In 1933, Gandhi began publishing a weekly newspaper, Harijan, in English. Harijan, which means ‘People of God’, and was also Gandhi’s term for the untouchable caste, lasted until 1948. During this time, Gandhi also published Harijan Bandu in Gujarati and Harijan Sevak in Hindi.
He felt that because of the name Harijan, Dalits would not even question his inhumane profession, because Harijans essentially means Children of God. It was just a trick to make Dalits accept their inhuman reality and think of forced profession as something spiritual.
Gandhi’s views on manual scavenging are even more problematic. Gandhi went on to glorify the caste-sanctioned manual scavenging and said: “How sacred is this work of cleanliness! That work can be done only by a Brahmin or by a Bhangi‘.
Singled out Dalits
It was this tribal mentality that Gandhi brought to the subcontinent when he arrived in 1915. He rose through the ranks of Congress with alarming speed and came to dominate Indian politics with his part in the Khilafat Movement a few years later. The political climate in those days was that the British questioned the claims of Congress to represent all Indians.
They singled out not only Muslims but also untouchables among Hindus known as Dalits who had separately started their political agitation to achieve equal rights with Hindus. Dalits had been persecuted for centuries because they did not belong to the four Hindu castes, known collectively as chaturvarna.
Therefore, these outcasts were untouchable. Orthodox Hindus believed that the four varnas (or castes) were hereditary occupations, assigned at birth and immutable. Most of the Dalits were employed in the low-paid labour force, while the Hindu caste occupied various places in the economic pyramid, especially at the top.
Gandhi, who himself was a vaishya (merchant caste), made very extreme statements on this subject. In 1921 he addressed a Dalit conference and declared that “Yudhishthira would not enter heaven without his dog. How then can the descendants of that Yudhishthira hope to get Swaraj without the Untouchables?
His apologists are keen to point to an evolution in his views on caste that changed, we are told, when he discussed the issue with Dalit leader Dr B R Ambedkar in the late 1920s.
Gandhi adopted Dalit girl
However, this does not appear to be the case, as Gandhi from childhood had treated the Untouchables very well in a personal capacity.
In 1915 he adopted a Dalit girl as his daughter and in 1917 he was part of the Congressional resolution to abolish untouchability. He criticized chaturvarna throughout the 1920s.
As stated above, his ‘pro-dalit‘ views were due to the political situation at the time. This was spectacularly exposed when the British government granted separate constituency rights to Dalits in the 1932 Communal Prize.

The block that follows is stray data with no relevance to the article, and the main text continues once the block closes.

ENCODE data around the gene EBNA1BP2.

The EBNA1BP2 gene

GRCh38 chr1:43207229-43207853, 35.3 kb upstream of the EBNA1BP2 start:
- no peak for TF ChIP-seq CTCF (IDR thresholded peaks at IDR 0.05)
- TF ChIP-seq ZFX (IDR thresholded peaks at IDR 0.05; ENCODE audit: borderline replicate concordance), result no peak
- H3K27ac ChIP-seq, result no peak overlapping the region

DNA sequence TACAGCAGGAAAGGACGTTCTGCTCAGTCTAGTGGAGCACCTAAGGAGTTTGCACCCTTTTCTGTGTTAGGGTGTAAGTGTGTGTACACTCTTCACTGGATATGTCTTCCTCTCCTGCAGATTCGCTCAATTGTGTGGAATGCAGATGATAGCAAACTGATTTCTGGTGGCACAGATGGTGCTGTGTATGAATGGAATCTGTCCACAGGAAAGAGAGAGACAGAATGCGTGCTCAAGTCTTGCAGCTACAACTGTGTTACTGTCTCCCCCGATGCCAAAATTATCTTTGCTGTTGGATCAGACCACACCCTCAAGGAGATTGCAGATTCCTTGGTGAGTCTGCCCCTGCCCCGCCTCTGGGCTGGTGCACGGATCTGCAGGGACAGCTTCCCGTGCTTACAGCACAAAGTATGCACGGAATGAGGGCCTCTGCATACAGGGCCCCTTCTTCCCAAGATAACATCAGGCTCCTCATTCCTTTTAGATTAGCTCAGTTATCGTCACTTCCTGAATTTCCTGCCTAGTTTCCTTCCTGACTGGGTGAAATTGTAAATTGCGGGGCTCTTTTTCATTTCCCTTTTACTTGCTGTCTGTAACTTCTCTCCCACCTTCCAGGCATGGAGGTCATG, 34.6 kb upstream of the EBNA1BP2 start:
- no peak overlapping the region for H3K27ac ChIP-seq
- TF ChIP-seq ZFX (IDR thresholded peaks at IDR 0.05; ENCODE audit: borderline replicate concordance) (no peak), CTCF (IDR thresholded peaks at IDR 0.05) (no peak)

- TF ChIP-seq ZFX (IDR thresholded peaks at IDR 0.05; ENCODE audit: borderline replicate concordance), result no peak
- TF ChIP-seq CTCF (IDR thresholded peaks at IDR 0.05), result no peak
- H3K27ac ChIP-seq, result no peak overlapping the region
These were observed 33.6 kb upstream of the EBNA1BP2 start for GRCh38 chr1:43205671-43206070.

Gandhi immediately fasted to death in his prison cell. Separate electorates meant that the Hindu vote would be divided forever. Seven days later, amid national outcry, Dr. Ambedkar capitulated, signed the Poona Pact and abandoned this gift from the British.
Ambedkar questioned Gandhi
An embittered Ambedkar commented, ‘Why didn’t Gandhi fast to death to abolish untouchability?’ Gandhi did, in fact, hold two fasts to abolish untouchability after the Poona Pact, but only for a limited time, earning him violent opprobrium from the Hindu far-right.
He gave the dalits a new name, Harijan, or children of god, but this was rejected by the dalits who preferred to call themselves Adi Hindus to seek equality with the Hindu caste.
No structural changes occurred for Dalits, although from 1946 Gandhi only attended inter-caste Dalit and Hindu caste weddings. And he resorted to theatrics like declaring himself a Harijan, wanting the rule of ‘bhangis’ and a dalit girl as prime minister. His apologists believe this ends the conversation and Ambedkar erred in choosing to focus on ‘prior’ statements from him.
Gandhi did not fight untouchability to elevate Dalits
It is pertinent to note here that it was never an option for Untouchables to change their profession. No effort by Gandhi ever helped Dalits in the true sense. It never changed their status, it was just a conscious strategy by Gandhi to bring Dalits into the Hindu fold because untouchability was visible unlike Caste which is a notion of the mind. Gandhi did not fight untouchability to elevate Dalits. He did it just to assimilate the untouchables into the Hindu fold.
Bhangi’s service is like that of our mothers, but we never call them untouchable. On the contrary, the mother is revered as a Goddess worth remembering during our morning prayers.
The Bhangi, therefore, is a true servant of society, with the only difference that he works to earn his bread, while the mother does it with a charitable spirit. The mother serves the child with love and receives love in return.
But the salary is the return that the sweeper obtains for his service. Just as we cannot live without mothers, we cannot live without sweepers either. That means that with their work they only fulfill their duty to society.’ (February 13, 1927)
In conclusion, while Gandhi played a crucial role in India’s struggle for independence and is revered as a symbol of non-violent resistance, his views on Dalits were problematic and have been rightfully criticized. It is important to acknowledge and learn from these shortcomings to create a more inclusive and equitable society.